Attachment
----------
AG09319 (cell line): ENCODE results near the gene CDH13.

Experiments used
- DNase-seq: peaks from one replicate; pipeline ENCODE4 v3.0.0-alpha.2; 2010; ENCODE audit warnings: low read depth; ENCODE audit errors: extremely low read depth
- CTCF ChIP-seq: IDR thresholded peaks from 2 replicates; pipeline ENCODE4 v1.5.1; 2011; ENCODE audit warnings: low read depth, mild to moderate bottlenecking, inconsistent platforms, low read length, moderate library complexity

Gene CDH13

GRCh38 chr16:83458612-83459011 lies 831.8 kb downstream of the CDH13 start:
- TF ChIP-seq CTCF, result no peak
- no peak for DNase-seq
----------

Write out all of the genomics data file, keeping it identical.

AG09319 (cell line): ENCODE results near the gene CDH13.

Experiments used
- DNase-seq: peaks from one replicate; pipeline ENCODE4 v3.0.0-alpha.2; 2010; ENCODE audit warnings: low read depth; ENCODE audit errors: extremely low read depth
- CTCF ChIP-seq: IDR thresholded peaks from 2 replicates; pipeline ENCODE4 v1.5.1; 2011; ENCODE audit warnings: low read depth, mild to moderate bottlenecking, inconsistent platforms, low read length, moderate library complexity

Gene CDH13

GRCh38 chr16:83458612-83459011 lies 831.8 kb downstream of the CDH13 start:
- TF ChIP-seq CTCF, result no peak
- no peak for DNase-seq